Creamy, smooth, and slightly sweet, cold foam is an enjoyable addition to any refreshing iced coffee drink. But what exactly is it, and why would you want to use it? Most importantly, how do you make cold foam for coffee?
Keep reading to learn everything you need to know about cold foam: where it came from, how to make it, and what the best kind of milk is. You’ll be whipping up smooth, creamy drinks before you know it!
What is cold foam?
Cold foam is cold milk that’s been whipped into a foam. The big difference from regular steamed or frothed milk is the lack of heat! Cold foam may have originated earlier, but Starbucks gets the credit for popularizing it. The famous coffee chain rolled out its sweetened cold foam back in 2014. These days, you can order it on top of any iced Starbucks drink.
Why use cold foam?
Why would you want to use cold foam instead of steamed milk? If you’re drinking an iced coffee, you don’t need to use heat. Cold foam will also last longer on top of your drink. And there may be a chance of hot milk growing bacteria when poured over ice.
What kind of milk should you use?
The best milk to use for cold foam is nonfat cow’s milk. The ratio of protein to fat is optimal in nonfat milk, and cold foam doesn’t work well with alternatives like coconut or oat milk. On the other hand, if you’re steaming milk for latte art, you’ll want to use higher fat milk like two percent — which will produce the small bubbles that make for smooth foam.
Delicious Cold Foam for Coffee
- Milk frother or blender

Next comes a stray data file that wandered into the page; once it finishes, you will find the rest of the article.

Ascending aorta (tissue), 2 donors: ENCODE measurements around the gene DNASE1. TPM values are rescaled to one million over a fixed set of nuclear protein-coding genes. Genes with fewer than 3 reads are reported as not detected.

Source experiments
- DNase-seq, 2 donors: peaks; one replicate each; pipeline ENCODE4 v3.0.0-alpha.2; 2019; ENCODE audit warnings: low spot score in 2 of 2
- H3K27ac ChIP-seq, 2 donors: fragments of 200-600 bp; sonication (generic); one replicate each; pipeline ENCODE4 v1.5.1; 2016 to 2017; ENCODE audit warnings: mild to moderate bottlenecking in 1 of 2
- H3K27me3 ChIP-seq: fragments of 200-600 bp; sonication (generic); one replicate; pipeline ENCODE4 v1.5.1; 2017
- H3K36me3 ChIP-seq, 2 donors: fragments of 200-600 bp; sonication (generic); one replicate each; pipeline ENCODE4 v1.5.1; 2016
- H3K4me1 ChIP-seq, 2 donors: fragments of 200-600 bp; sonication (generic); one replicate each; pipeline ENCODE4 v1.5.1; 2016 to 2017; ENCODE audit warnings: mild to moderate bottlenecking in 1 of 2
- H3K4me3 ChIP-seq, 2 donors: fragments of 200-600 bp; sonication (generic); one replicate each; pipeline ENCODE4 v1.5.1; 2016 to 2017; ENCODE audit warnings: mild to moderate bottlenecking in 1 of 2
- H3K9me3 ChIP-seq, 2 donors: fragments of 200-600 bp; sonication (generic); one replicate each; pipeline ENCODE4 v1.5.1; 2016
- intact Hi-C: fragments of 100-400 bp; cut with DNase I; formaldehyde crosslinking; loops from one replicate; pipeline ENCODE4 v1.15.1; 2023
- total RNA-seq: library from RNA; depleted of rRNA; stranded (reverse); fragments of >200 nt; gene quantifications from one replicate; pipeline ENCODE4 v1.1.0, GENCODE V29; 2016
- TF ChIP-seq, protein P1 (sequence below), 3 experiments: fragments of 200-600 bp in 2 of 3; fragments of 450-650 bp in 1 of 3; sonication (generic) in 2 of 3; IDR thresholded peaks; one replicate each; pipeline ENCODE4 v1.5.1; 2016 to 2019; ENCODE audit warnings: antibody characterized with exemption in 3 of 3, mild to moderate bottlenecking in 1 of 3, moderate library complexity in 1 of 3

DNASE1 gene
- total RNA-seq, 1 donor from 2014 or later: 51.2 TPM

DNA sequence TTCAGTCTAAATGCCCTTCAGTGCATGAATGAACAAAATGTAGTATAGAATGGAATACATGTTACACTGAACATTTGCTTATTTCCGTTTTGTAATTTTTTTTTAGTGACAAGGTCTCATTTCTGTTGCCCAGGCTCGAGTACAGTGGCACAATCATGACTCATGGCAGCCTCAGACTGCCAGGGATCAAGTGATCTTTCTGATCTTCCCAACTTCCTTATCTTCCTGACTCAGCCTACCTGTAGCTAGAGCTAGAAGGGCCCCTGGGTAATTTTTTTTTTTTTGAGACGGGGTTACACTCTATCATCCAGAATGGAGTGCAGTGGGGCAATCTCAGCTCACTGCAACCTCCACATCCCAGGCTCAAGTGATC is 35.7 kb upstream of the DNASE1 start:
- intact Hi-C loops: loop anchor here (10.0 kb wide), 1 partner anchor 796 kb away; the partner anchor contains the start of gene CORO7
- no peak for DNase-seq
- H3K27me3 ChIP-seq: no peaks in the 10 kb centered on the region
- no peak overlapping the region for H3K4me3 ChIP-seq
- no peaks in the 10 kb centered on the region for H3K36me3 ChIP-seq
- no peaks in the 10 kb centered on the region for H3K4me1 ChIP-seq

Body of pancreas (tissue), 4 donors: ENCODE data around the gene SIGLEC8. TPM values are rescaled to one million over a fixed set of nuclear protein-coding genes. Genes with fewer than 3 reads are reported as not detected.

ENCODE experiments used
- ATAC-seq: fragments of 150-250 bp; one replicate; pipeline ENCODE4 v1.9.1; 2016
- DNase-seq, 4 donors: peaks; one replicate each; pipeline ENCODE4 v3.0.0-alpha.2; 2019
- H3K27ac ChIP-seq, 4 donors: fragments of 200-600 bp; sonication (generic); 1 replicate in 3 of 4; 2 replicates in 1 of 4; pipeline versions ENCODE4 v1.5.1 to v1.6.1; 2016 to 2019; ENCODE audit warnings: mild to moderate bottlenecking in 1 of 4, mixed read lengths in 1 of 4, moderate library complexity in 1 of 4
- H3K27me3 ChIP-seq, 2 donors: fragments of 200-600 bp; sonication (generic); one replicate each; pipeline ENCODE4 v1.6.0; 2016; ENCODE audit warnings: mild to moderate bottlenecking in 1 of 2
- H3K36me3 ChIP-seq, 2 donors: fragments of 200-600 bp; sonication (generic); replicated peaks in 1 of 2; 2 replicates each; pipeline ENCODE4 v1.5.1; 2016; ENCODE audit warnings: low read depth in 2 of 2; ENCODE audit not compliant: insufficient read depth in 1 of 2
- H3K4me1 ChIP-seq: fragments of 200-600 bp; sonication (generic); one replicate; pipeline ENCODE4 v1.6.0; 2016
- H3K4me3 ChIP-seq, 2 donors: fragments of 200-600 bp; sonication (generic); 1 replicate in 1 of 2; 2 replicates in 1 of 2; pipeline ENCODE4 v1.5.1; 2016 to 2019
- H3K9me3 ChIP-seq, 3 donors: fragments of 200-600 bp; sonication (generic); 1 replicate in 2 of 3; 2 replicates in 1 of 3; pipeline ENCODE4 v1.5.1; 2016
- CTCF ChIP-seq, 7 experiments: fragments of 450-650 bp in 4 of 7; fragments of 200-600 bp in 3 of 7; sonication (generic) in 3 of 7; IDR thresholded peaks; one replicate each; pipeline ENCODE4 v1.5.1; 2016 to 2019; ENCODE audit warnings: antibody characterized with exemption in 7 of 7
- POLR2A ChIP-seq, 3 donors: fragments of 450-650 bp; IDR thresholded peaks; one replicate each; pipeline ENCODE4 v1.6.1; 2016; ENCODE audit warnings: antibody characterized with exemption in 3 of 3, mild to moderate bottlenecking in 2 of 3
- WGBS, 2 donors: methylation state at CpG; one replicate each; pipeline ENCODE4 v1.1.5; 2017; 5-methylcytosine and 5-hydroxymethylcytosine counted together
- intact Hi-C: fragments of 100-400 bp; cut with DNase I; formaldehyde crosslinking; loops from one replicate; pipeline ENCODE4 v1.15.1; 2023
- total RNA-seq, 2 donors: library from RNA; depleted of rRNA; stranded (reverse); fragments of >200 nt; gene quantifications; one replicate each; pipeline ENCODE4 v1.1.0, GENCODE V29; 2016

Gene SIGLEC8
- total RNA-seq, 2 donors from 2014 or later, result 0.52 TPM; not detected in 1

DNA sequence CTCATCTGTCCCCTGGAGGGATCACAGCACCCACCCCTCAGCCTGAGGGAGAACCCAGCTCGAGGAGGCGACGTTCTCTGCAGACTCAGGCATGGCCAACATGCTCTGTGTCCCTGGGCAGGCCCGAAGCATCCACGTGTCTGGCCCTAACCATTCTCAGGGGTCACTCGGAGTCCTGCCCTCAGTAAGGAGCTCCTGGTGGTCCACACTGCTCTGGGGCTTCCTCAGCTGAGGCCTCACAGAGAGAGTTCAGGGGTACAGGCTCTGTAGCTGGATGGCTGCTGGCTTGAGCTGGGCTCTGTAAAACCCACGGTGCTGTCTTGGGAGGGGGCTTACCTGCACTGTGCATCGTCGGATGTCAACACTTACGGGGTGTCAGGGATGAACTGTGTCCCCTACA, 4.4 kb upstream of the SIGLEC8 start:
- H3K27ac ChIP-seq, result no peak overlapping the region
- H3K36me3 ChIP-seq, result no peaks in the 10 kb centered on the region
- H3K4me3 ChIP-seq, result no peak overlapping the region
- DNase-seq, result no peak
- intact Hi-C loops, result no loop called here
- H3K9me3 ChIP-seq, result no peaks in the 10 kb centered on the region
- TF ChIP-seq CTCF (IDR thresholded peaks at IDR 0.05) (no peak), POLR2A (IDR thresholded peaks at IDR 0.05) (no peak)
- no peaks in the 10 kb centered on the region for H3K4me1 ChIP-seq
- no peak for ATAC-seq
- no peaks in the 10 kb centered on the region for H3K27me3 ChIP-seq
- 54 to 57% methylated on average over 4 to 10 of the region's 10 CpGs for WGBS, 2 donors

- Nonfat milk
- Sugar or honey
Mix milk and sugar.
- Stir ¼ cup of milk with a dash of honey or sugar. You can adjust this ratio if you’d like your cold foam sweeter. Or leave the sugar out entirely!
Froth using a blender or milk frother.
- Using a milk frother, blender, or food processor, froth the milk mixture until it’s thick and creamy. You want the foam to last, so don’t stop blending too early.
Put it on your favorite iced drinks!
- Spoon your cold foam onto any iced coffee drink, like cold brew, iced coffee, or an iced latte. Because it’s made up of small bubbles, cold foam doesn’t store well, so we recommend making small batches and using them within a day or two.
There you have it: the simple process of making cold foam for coffee. If you drink a lot of iced coffee, you’ll enjoy this creamy topper. It’s a big improvement on combining hot foam and cold drinks, and it’s surprisingly easy to make. We hope you enjoy your refreshing, slightly sweet coffee!
OTHER HELPFUL GUIDES:
- How to Use a K-Cup Without a Keurig (3 Easy Methods!)
- French Press Cold Brew: Recipe & Pictures
- How to Make Frozen Coffee: Recipe & Pictures
Featured image credit: pilipphoto, Shutterstock